Khaya can feel his father’s eyes boring into him like a predator eyeing its prey.
“ I am going to sign this STEM form,” his father says, “ and you are going to give it to Mr James first thing tomorrow morning. I will be fetching you from school every afternoon from now on. I will ask Mr James to provide me with the programme schedule. So, unless you are busy with the programme, I want you at the gate as soon as that last bell rings.”
Khaya finally raises his head and looks at his father. The tears he has been trying to hold in fa ll from his eyes, as he realises that there i s nothing he can do. He watches his father take the DVD and walk away into the bedroom.
“Mama?” his voice cracks .
She pulls him into her chest, rubbing her hand up and down his back, trying to soothe him.
Later that night, dinner i s served. Khaya’ s mother watches as her family si ts in complete silence. Her heart aches for her son, who si ts across from her, simply moving the food around the plate. She feels guilty that she has had a part in his pain. How could she let this get this far? Why didn’t she say anything? But she kno ws that the time for regret had passed, and she needs to speak up for him.
The next morning is even worse. Her son walks through the house with his head hung low, his eyes sullen and empty, as if his soul has been snatched in the night. She opens her mouth to speak to her husband, but a heaviness fa lls on her tongue. The right words seem to have escaped her. Tension still plagues the air. She needs to find the right moment to speak her mind.
Thus, when her husband has returned from dropping their son off, she is there, at the kitchen table, smiling at a photograph in her hands.
She waits until he comes closer before she spea ks .
“I think he was ten here,” she says , handing her husband the photograph.
“MaDlamini, say what you want to say. I can see your heart is heavy. I am listening.” Khaya ’s father says , joining her at the table.
“I didn’t like the way you handled things with Khaya yesterday.”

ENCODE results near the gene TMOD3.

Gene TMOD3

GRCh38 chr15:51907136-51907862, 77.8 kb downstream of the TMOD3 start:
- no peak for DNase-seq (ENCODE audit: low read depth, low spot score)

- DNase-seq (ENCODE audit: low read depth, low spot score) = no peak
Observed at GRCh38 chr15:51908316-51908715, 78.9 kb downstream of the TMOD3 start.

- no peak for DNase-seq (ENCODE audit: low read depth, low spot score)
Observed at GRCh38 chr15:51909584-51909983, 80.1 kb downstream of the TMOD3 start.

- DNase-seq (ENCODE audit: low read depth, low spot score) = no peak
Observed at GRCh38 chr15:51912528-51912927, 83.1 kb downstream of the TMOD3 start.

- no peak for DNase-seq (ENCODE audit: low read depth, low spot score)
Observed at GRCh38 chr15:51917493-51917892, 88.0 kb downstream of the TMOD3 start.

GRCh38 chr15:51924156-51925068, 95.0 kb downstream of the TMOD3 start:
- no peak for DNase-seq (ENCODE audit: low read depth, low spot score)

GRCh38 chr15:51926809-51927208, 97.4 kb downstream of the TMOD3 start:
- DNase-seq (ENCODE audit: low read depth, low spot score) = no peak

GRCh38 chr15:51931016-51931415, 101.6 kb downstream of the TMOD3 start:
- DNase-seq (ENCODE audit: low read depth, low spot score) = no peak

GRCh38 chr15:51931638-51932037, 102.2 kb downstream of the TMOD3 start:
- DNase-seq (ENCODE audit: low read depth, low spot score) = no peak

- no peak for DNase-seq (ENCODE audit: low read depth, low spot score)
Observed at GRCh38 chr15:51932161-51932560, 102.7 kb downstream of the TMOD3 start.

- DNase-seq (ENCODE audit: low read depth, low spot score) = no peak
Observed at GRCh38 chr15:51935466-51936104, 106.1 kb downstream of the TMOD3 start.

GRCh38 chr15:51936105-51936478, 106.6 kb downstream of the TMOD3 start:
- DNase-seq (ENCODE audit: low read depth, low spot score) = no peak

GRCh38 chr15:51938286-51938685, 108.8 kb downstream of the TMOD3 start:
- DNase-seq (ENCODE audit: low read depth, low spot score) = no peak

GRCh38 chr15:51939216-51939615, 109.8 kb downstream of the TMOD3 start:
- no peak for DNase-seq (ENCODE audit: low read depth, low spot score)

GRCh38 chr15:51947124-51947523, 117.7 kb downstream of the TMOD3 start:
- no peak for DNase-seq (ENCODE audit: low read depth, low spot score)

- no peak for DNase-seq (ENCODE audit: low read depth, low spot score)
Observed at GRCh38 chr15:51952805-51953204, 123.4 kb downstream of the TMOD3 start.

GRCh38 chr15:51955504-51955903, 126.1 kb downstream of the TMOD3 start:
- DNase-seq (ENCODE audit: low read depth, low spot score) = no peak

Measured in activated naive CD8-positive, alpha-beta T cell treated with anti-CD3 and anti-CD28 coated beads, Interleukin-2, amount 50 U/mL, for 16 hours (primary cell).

“The boy lied, MaDlamini.”
“Yes, he did, and I am in no way encouraging his lying. But he only did it because he knew just how you would react. He poured his heart out to you yesterday, and everything he said seemed to get past you.”
“Khaya will grow out of this phase. As soon as this showcase thing is over, he will get his senses and continue with his real passion. You must also stop babying him.”
“His passion or yours? You cannot tell me you don’t remember him running in here with the biggest smile on his face telling us about that show. No phase lasts over 10 years. Instead of supporting him, we forced him into this career that he does not want to do, but because he loves and respects us as his parents, he obliged,” Khaya’ s mother counters .
Khaya’s father stares back at the picture of his son he still holds in his hand. The words Khaya spoke last night play in his mind. He heard the cries that Khaya’s mother spoke of, but seeing Khaya achieve everything he never got to made him proud. He sees the young boy he once was who had everything ripped from his hands by the system.
Have I become the one thing I hate the most in this world? Have I become the system?
“Open your heart and speak with him,” his wife says, holding his hand. “Listen to him.”
Later that afternoon, his wife’s words still sit heavy in his belly. Yes, his son is at the gate as he was told to be. This should make him satisfied, but instead, the weight increases .
The drive home is quiet. When they arrive home, his son quickly grabs his things, reaching for the door.
Stop him. Even when she isn’t around, his wife’s words seem to penetrate his skull.
He places a hand on his son’s arm. “Khaya, just a moment, son,” he says, softly.
To his relief, his son sits back.
“I have been thinking about what you said, and the conversation I had with your mother made me realise some things. You see, I always only wanted the best for you. When you were born, I made a promise to myself to make sure that you would never struggle like I did.” He sighed and turned in his seat to face his son.
“I have told you about how I wanted to be an engineer, but that dream was taken from me. It is still a wound in my heart that will never heal. I always wonder what could have been. However, I did not realise what I was doing to you. A part of me was hoping to be fulfilled by seeing you achieve what I could not, and by doing that, I took away your own dreams, your own life. For that, I apologise, son.”
Khaya is shocked by what he is hearing. He never thought that this day would come.
“And with that,” his father smiles, “I am giving you my blessing to continue with your dancing.”
Joy fills Khaya, and he wraps his arms around his father. “Thank you so much, Dad.”
“I still have to see this dancing of yours, though I find it very hard to believe those lazy bones of yours can do anything,” Khaya’s father says, jokingly.
“Well, tomorrow happens to be audition day for the showcase, so you can come and see that I am actually quite talented,” Khaya replies with a laugh.
As they get out of the car, they find Khaya’s mother standing at the door, smiling at them.
“It’s nice to see my favourite people happy TOGETHER again,” she says, as the three of them join together in a hug.
Tell us: Why do you think it can be so hard for parents to apologise to their children? Would you apologise if you made a mistake as a parent?